Jump to the Code block for a combined complete example.
A client application can also issue an asynchronous background query to the database and apply a series of write transaction operations to each record. This is more efficient than a query to retrieve records followed by updates to them for cases where data needs to be manipulated on the client side. Transactional operations are typically more efficient than using Lua UDFs because the server doesn't need to translate internal objects to another language. Many client libraries also provide an API to poll for the completion of a background query.
Refer to Background Queries for more information.
The following examples will use the setup and record structure below to illustrate batch operations in an Aerospike database.
The record structure:
Background queries can define policies to pass to the executed task.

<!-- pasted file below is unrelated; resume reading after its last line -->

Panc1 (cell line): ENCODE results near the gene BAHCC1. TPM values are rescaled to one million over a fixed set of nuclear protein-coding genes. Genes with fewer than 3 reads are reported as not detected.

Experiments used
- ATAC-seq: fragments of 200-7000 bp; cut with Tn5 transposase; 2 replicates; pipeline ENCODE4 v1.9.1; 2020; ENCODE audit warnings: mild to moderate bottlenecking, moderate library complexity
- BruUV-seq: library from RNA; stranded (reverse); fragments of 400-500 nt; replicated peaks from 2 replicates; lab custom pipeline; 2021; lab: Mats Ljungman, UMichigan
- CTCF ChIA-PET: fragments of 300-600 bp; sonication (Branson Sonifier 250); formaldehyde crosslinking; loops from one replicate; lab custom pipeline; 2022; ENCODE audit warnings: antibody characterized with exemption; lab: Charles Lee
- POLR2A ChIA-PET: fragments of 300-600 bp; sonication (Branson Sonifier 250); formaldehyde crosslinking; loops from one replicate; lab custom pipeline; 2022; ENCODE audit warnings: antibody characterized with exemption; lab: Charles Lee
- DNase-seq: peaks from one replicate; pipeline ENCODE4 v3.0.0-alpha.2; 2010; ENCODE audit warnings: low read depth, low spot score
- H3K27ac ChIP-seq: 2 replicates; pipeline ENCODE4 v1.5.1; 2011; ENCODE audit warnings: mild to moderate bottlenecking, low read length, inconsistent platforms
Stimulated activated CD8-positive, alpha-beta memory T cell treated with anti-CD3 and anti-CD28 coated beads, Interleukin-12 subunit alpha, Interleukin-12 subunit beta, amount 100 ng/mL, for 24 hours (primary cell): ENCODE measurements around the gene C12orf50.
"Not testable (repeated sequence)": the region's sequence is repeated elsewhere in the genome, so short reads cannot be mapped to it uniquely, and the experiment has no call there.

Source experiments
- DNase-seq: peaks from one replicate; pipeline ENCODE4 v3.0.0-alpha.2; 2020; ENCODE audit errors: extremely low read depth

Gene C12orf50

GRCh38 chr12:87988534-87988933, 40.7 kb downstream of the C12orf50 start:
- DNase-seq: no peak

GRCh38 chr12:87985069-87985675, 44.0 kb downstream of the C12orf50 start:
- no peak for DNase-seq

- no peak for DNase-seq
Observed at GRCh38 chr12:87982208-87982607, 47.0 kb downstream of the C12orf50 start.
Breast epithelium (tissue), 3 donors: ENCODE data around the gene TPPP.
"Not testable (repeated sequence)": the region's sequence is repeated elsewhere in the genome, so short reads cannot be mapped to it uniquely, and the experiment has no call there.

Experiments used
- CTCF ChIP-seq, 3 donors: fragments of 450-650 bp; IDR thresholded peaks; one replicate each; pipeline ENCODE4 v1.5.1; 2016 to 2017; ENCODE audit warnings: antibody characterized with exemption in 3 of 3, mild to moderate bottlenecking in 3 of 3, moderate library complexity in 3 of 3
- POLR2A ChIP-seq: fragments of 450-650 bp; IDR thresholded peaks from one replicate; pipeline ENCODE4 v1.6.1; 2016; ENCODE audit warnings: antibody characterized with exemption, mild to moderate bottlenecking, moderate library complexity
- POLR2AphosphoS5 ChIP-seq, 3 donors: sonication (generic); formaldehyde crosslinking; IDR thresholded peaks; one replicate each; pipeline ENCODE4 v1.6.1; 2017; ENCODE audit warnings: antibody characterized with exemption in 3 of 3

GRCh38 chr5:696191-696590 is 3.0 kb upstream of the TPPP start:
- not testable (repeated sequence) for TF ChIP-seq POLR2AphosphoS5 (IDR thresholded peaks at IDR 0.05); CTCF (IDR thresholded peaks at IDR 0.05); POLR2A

The following example creates a policy that defines a filter expression looking for records that do not already
Just like basic queries background queries can be run on the primary index or, using a filter, on a secondary index.
The following example creates a primary index background query using the Filter Expression defined in the policies example to find all
records without a
numShapes bin, then get the length of the
shape key in the
report map and write that value to a new bin called
The following example uses a secondary index created on the
asadm -e 'enable; manage sindex create numeric occurred_idx ns sandbox set ufodata bin occurred'
Then creates a secondary index background query using a Filter Expression checking for the existence of a
posted bin on records
that have an
occurred bin value inclusively between
20211231, that updates the
report map by adding a
key with a value of
Once a background query has been executed, a query status can be obtained to query nodes for task completion.